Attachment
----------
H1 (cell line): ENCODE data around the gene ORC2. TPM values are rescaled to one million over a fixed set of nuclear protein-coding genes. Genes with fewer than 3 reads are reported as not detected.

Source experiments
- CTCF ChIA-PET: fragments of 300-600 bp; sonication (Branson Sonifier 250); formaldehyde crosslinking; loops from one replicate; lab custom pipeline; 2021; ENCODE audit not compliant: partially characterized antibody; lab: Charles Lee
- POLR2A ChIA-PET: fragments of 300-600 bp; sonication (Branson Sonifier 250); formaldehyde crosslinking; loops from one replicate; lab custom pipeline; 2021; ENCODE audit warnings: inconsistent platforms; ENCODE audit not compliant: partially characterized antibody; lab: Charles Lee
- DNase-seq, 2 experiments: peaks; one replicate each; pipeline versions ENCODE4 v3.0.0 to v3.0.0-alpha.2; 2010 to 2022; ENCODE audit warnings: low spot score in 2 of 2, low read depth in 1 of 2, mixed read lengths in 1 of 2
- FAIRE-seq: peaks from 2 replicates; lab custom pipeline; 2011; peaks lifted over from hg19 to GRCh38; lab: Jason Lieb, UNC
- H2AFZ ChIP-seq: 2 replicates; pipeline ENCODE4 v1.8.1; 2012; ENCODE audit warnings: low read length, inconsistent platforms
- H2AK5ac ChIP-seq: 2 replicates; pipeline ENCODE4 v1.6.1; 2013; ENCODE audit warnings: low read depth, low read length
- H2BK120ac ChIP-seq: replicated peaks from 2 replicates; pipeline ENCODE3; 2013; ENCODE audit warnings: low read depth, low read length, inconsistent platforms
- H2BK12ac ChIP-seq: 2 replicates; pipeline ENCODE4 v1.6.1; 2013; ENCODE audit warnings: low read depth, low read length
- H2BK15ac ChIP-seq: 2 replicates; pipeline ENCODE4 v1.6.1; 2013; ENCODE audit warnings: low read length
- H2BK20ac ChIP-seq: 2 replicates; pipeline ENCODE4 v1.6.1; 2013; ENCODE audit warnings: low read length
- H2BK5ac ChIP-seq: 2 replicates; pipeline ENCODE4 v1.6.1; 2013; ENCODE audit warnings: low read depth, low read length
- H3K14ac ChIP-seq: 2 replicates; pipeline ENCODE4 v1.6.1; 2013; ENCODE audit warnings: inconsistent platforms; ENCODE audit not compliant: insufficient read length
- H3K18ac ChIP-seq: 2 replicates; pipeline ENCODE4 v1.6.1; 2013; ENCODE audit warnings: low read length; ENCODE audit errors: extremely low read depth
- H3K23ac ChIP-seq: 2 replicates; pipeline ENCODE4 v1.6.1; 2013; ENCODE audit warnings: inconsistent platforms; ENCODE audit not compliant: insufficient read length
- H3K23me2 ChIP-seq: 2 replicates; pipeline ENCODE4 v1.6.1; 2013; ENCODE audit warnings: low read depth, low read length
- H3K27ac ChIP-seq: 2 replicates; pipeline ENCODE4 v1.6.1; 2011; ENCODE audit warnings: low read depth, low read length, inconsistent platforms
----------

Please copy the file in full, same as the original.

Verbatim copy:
H1 (cell line): ENCODE data around the gene ORC2. TPM values are rescaled to one million over a fixed set of nuclear protein-coding genes. Genes with fewer than 3 reads are reported as not detected.

Source experiments
- CTCF ChIA-PET: fragments of 300-600 bp; sonication (Branson Sonifier 250); formaldehyde crosslinking; loops from one replicate; lab custom pipeline; 2021; ENCODE audit not compliant: partially characterized antibody; lab: Charles Lee
- POLR2A ChIA-PET: fragments of 300-600 bp; sonication (Branson Sonifier 250); formaldehyde crosslinking; loops from one replicate; lab custom pipeline; 2021; ENCODE audit warnings: inconsistent platforms; ENCODE audit not compliant: partially characterized antibody; lab: Charles Lee
- DNase-seq, 2 experiments: peaks; one replicate each; pipeline versions ENCODE4 v3.0.0 to v3.0.0-alpha.2; 2010 to 2022; ENCODE audit warnings: low spot score in 2 of 2, low read depth in 1 of 2, mixed read lengths in 1 of 2
- FAIRE-seq: peaks from 2 replicates; lab custom pipeline; 2011; peaks lifted over from hg19 to GRCh38; lab: Jason Lieb, UNC
- H2AFZ ChIP-seq: 2 replicates; pipeline ENCODE4 v1.8.1; 2012; ENCODE audit warnings: low read length, inconsistent platforms
- H2AK5ac ChIP-seq: 2 replicates; pipeline ENCODE4 v1.6.1; 2013; ENCODE audit warnings: low read depth, low read length
- H2BK120ac ChIP-seq: replicated peaks from 2 replicates; pipeline ENCODE3; 2013; ENCODE audit warnings: low read depth, low read length, inconsistent platforms
- H2BK12ac ChIP-seq: 2 replicates; pipeline ENCODE4 v1.6.1; 2013; ENCODE audit warnings: low read depth, low read length
- H2BK15ac ChIP-seq: 2 replicates; pipeline ENCODE4 v1.6.1; 2013; ENCODE audit warnings: low read length
- H2BK20ac ChIP-seq: 2 replicates; pipeline ENCODE4 v1.6.1; 2013; ENCODE audit warnings: low read length
- H2BK5ac ChIP-seq: 2 replicates; pipeline ENCODE4 v1.6.1; 2013; ENCODE audit warnings: low read depth, low read length
- H3K14ac ChIP-seq: 2 replicates; pipeline ENCODE4 v1.6.1; 2013; ENCODE audit warnings: inconsistent platforms; ENCODE audit not compliant: insufficient read length
- H3K18ac ChIP-seq: 2 replicates; pipeline ENCODE4 v1.6.1; 2013; ENCODE audit warnings: low read length; ENCODE audit errors: extremely low read depth
- H3K23ac ChIP-seq: 2 replicates; pipeline ENCODE4 v1.6.1; 2013; ENCODE audit warnings: inconsistent platforms; ENCODE audit not compliant: insufficient read length
- H3K23me2 ChIP-seq: 2 replicates; pipeline ENCODE4 v1.6.1; 2013; ENCODE audit warnings: low read depth, low read length
- H3K27ac ChIP-seq: 2 replicates; pipeline ENCODE4 v1.6.1; 2011; ENCODE audit warnings: low read depth, low read length, inconsistent platforms